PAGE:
Could Hillary Clinton Be Impeached If She Wins The Presidency? Gary Johnson Thinks So


The biggest uncertainty in America right now is who will win the presidential election next week. But Republican and third party candidates are also starting to urge voters to think about the controversy surrounding Hillary Clinton's email server, perhaps in a last-ditch effort to siphon off a few votes for themselves. The next possible question for some voters is whether Clinton could be impeached if she wins the presidency, since FBI director James Comey wrote to Congress claiming that his agency had discovered emails from her top aide that may have been relevant to the FBI's previous investigation into her handling of classified information.

At least one of those aforementioned third-party candidates has a few thoughts on the matter. Libertarian candidate Gary Johnson said on The Craig Silverman Show on KNUS radio in Colorado Wednesday morning that he is sure Clinton would be impeached if she were elected."I think unquestionably if [Clinton] takes office she is going to be under criminal investigation, unquestionably this is going to be the nation's agenda for the entire time she is office and it may well end up in impeachment," he said.

He added that he believes the situation is at Watergate-levels. "This is really, really deep, real stuff and all you have to say, all you have to recognize, is the FBI would not have done this — this is not political, this is anything but political, because of the fact they dropped this investigation in July, saying, to clear the decks for the election." Johnson continued that in July, the FBI clearly didn't want any issues to be "overhanging" but that the letter from Comey to Congress shows that there's more to it than political maneuvering.

CORAL SPRINGS, FL - SEPTEMBER 30: People protest against Democratic presidential candidate Hillary Clinton before she speaks at a campaign rally in the Sunrise Theatre on September 30, 2016 in Coral Springs, Florida. Clinton continues to campaign against her Republican opponent Donald Trump before election day on November 8th. (Photo by Joe Raedle/Getty Images)Joe Raedle/Getty Images News/Getty Images

But that might be a little exaggerated of a prediction, especially since no one has any idea what's in the 650,000 emails the FBI found on Anthony Weiner's laptop (Weiner is the husband of Huma Abedin, Clinton's top aide). The FBI will have to go through them and determine if they are new emails or copies of ones they have already seen and then will have to determine if there was any mishandling of classified information in them.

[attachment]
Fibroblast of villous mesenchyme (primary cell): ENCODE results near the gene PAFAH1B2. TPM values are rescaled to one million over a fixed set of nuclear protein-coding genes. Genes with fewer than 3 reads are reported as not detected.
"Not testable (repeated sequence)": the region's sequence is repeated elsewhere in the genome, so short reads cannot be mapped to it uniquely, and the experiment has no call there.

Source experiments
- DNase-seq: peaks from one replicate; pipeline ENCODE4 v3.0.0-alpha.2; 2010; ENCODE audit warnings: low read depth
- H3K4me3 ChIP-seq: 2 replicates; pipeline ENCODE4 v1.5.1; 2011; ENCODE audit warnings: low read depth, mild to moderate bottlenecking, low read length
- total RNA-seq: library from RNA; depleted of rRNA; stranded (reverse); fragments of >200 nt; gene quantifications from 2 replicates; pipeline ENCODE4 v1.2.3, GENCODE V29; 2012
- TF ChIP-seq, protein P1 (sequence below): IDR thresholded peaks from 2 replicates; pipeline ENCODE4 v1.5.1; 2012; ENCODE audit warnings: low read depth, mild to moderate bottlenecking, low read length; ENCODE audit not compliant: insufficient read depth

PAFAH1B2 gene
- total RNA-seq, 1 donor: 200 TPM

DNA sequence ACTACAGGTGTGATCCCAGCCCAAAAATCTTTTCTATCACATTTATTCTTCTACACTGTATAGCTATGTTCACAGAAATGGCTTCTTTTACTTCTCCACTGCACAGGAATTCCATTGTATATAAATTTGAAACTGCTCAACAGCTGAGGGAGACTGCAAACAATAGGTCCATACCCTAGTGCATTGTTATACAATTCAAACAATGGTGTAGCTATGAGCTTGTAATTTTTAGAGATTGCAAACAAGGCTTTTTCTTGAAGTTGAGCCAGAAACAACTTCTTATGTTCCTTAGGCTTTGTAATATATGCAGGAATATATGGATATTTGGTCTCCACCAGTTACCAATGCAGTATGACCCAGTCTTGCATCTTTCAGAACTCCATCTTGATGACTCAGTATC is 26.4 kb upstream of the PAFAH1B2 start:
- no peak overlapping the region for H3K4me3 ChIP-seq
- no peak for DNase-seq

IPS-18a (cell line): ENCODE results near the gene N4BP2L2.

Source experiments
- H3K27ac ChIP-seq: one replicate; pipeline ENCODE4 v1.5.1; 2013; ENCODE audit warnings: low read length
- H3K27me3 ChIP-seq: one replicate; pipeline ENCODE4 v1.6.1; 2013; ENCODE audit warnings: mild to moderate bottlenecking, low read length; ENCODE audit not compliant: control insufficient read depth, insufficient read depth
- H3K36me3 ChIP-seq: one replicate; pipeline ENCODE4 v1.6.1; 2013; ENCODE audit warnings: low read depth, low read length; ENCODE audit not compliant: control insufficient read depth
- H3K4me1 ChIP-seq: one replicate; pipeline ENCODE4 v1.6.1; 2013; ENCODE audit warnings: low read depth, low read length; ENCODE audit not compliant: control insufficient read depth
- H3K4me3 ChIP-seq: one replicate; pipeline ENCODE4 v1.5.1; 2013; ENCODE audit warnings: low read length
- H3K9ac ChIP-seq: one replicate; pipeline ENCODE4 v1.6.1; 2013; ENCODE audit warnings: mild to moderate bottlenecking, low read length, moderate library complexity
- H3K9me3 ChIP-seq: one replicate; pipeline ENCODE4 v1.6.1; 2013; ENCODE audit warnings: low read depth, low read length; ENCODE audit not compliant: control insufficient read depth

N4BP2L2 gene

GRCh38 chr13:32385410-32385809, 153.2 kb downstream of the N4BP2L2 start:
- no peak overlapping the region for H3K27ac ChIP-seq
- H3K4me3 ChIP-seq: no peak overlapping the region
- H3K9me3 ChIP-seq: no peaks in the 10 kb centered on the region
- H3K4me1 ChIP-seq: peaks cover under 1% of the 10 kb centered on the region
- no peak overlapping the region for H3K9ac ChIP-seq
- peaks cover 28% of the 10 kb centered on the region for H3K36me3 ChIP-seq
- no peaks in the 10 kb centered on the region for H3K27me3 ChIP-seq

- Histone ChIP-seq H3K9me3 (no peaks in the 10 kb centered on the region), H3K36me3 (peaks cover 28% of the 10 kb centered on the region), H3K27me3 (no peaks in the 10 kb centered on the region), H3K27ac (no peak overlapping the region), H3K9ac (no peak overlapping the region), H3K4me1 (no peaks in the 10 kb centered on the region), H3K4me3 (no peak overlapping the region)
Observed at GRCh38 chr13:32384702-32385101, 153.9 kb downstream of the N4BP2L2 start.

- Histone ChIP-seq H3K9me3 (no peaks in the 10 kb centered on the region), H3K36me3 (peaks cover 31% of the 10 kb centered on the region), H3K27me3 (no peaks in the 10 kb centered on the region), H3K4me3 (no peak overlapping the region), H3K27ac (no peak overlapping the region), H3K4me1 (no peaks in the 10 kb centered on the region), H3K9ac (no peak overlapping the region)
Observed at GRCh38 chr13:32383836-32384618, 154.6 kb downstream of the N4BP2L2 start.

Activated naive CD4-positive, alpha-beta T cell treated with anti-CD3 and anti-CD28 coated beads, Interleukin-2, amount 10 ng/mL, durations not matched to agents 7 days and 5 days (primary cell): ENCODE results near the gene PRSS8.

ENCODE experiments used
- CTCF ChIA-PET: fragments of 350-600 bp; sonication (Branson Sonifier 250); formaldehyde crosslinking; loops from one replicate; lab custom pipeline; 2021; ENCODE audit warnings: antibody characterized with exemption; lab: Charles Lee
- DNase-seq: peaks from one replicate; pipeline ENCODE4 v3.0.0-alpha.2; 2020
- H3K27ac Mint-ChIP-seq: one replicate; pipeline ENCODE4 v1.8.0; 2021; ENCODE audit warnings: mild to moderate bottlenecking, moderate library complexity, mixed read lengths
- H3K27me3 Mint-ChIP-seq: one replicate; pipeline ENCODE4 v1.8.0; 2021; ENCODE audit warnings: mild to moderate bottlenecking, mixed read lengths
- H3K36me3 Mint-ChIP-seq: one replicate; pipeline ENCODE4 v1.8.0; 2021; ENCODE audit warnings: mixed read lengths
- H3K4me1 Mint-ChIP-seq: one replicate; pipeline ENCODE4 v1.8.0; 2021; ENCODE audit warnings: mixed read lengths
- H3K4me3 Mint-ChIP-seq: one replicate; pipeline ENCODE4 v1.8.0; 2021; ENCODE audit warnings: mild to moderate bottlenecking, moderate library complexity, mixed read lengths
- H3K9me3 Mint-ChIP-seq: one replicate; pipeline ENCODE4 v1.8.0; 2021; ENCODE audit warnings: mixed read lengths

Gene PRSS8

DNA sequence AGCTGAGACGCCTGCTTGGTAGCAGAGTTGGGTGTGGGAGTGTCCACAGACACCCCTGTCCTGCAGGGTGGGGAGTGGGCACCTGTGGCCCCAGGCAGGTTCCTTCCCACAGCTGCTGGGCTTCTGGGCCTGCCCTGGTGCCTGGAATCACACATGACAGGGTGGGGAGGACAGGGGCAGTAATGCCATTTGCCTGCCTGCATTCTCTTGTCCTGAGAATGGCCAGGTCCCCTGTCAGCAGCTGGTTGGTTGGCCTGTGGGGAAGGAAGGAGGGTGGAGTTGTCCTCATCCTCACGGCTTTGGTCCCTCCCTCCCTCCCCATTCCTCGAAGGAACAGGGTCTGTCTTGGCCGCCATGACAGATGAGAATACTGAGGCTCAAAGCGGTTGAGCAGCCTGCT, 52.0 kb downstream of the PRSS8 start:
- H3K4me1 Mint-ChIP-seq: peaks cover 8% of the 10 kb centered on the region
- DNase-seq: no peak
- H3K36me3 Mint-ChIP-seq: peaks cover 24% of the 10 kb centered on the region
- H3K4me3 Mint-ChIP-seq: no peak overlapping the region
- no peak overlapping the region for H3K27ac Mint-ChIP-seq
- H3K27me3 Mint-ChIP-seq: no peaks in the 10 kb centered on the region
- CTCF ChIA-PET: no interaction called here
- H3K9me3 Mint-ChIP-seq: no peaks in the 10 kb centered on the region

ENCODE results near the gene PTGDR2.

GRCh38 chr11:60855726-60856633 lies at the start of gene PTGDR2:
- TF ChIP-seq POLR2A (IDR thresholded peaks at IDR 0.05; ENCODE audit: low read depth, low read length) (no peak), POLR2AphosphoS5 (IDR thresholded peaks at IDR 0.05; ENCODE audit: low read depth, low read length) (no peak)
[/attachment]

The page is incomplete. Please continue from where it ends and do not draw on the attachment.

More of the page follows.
If, and that's still a very, very big "if," the FBI finds that she did something criminal, the Senate could very well rally and try to impeach her. To impeach a president, two-thirds of the House have to vote on the articles of impeachment, that first have to be approved by House Judiciary Committee.

US Republican presidential nominee Donald Trump supporters protest near a campaign rally of US Democratic presidential nominee Hillary Clinton at the Pasco-Hernando State College in Dade City, Florida, on November 1, 2016. With one week to go until Election Day, Hillary Clinton and Donald Trump were barnstorming battleground states Tuesday, as the Democratic nominee tried to pivot away from attacks on her protection of US secrets. / AFP / JEWEL SAMAD (Photo credit should read JEWEL SAMAD/AFP/Getty Images)JEWEL SAMAD/AFP/Getty Images

So in theory, yes, she could be impeached (any president could theoretically be impeached by the same process), but it's not a given. Since the FBI dropped the case in July and found no wrong-doing, it still remains to be seen whether Clinton did anything wrong this time around — and further complicating the matter, the new emails reportedly don't even belong to Clinton, they belong to Abedin. Until there is proof that Clinton acted illegally or broke some oath of her office, there's no way she would be impeached. Anyone who thinks that she will be impeached might be getting way, way ahead of themselves.

A Trump supporter protests outside the private house (background) where presidential hopeful Hillary Clinton is holding a fundraiser in Beverly Hills, California on October 13, 2016. / AFP / Mark RALSTON (Photo credit should read MARK RALSTON/AFP/Getty Images)MARK RALSTON/AFP/Getty Images

Donald Trump, too, could theoretically be impeached as he has 75 ongoing legal battles at the moment, not to mention allegations of sexual assault. But it would take a lot for either Trump or Clinton to be impeached. Because that's the thing about impeachment — it's possible and it's there, but it is a very big deal. As Darren Samuelsogn wrote in April for Politico, "it would take an unprecedented mix of popular sentiment and raw power politics at the very highest levels to actually succeed at toppling a new president."

But with the way things are going on the campaign trail, candidates like Johnson are already fanning the impeachment flames. At this point, it's hard to bet on anything.